The, oh, let’s say six best Depeche Mode Songs

January 13, 2015

If you haven’t seen the Depeche Mode 101 concert film Saidah Blount mentions on this episode of The Soundtrack Series, you can find the whole thing on YouTube.

D.A. Pennebaker had previously made documentaries on respectable, baby boomer things like Bob Dylan and the Monterey Pop Festival.  Here, though, he’s training his cameras on Depeche Mode, who didn’t have guitars or any songs about dragons or life on the road, and were beloved by the baby boomers’ weird, artsy kids who probably didn’t even like Frampton Comes Alive.

As Saidah notes, when she saw the movie with “a sea of wall-to-wall goths, plaid-shirted alternative kids, New Wave mohawks, and Morrissey-style pompadours” in a Kansas City theater, it changed her life.  There were other people just like her.  And they all adored Depeche Mode, an English synth-pop band with dumb haircuts and sometimes even dumber hats that had some of the best singles of their era.   These are those.  Your mileage may vary.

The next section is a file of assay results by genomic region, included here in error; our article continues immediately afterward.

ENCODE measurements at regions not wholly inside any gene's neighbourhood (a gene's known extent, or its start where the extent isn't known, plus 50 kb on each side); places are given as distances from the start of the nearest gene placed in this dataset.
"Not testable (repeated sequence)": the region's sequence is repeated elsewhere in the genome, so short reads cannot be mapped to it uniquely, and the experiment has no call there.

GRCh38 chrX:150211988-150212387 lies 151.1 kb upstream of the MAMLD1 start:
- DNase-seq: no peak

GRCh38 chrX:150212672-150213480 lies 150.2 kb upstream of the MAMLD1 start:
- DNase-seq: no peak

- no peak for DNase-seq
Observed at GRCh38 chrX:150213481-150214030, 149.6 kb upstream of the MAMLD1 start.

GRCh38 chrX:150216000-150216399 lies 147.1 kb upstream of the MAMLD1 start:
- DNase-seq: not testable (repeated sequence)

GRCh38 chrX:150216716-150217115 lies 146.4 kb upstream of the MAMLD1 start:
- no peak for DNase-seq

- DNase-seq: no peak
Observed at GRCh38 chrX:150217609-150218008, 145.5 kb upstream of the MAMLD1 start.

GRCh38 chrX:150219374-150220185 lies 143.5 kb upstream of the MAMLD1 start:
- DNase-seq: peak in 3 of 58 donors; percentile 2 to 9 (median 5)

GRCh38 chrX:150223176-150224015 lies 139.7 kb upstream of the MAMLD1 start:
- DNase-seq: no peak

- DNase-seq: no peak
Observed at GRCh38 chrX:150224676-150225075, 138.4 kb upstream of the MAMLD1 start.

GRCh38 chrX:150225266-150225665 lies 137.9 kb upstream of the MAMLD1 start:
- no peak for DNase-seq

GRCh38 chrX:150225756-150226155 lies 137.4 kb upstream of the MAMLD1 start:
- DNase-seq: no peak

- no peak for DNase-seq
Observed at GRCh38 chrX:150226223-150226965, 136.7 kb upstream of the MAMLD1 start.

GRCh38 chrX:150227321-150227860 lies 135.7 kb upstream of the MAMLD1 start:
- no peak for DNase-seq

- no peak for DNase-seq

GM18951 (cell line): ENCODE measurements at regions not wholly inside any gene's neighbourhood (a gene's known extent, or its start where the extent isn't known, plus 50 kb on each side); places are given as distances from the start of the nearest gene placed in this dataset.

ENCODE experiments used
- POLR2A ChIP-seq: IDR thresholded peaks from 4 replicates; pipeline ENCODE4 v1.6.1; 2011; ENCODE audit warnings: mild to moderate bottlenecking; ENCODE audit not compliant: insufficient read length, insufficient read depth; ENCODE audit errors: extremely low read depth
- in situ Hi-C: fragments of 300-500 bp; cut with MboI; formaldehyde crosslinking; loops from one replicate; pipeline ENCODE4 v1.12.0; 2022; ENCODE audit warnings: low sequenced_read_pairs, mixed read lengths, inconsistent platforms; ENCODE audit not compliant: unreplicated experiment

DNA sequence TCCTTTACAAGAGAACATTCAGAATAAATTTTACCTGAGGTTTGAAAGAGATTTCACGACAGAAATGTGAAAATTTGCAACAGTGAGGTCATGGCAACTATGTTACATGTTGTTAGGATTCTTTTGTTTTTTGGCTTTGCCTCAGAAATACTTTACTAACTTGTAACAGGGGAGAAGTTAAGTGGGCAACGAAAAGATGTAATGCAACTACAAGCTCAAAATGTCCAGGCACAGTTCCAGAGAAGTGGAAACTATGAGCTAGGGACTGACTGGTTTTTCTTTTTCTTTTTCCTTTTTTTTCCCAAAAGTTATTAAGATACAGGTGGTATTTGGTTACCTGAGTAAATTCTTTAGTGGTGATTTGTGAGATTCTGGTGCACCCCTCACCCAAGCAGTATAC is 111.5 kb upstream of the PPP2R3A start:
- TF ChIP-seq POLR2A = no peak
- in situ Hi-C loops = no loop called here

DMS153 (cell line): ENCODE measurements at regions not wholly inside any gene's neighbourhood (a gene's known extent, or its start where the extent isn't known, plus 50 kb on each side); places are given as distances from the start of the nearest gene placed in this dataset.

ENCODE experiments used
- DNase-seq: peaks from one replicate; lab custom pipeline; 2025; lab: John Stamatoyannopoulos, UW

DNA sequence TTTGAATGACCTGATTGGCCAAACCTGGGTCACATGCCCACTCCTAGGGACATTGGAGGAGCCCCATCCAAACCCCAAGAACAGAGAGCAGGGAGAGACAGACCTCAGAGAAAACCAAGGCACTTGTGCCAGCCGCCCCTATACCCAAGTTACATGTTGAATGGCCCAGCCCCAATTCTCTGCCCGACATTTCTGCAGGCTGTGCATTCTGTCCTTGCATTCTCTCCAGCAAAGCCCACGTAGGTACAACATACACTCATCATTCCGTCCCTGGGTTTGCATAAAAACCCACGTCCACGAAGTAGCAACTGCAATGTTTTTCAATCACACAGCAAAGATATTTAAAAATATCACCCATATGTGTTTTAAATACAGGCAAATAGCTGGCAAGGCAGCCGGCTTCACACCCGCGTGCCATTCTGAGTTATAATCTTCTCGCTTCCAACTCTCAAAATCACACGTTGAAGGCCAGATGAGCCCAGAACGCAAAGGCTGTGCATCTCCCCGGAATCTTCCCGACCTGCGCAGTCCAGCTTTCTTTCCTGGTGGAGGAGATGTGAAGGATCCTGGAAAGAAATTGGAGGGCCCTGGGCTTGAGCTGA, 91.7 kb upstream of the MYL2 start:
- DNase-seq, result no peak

“Behind the Wheel/Route 66”

Spin Magazine said this was the 30th best single of all time back in 1989.  Obviously, with the release of “Mambo No. 5,” it’s now at best 31, but that’s still really good.

“Never Let Me Down Again (Aggro Mix)”

https://www.youtube.com/watch?v=OTSAq7tKzFc

This remix of the perfectly fine single sounds exceptional on dorm speakers.  I realize how dated this reference is.

“Personal Jesus”

Johnny Cash covered this.  He didn’t improve it, which is a thing Johnny Cash usually did.  This matters, I think.  Marilyn Manson covered it, too, and it’s an atrocity.  And yet: Sammy Hagar’s version is worse.

“Just Can’t Get Enough”

This was written by founding member Vince Clarke, who would soon leave the band to form Erasure.  It is one of the catchiest songs in the history of humankind.  The video is ridiculous.

“Master and Servant”

The whip sound effect was added in case you somehow missed what this song was about.

“Fly on the Windscreen”

There was a Depeche Mode tribute album released in 1998, with covers from Smashing Pumpkins and, um, Rammstein.  But there was also a cover of the above song by God Lives Underwater, a band I hadn’t heard of before or since.  It’s really good!  So is the original.

Outraged by the omission of “Black Celebration” or “People Are People?”  The Twitter handle is @InfiniteGuest.   Make your voice heard.

(Header image courtesy Alberto Cabello)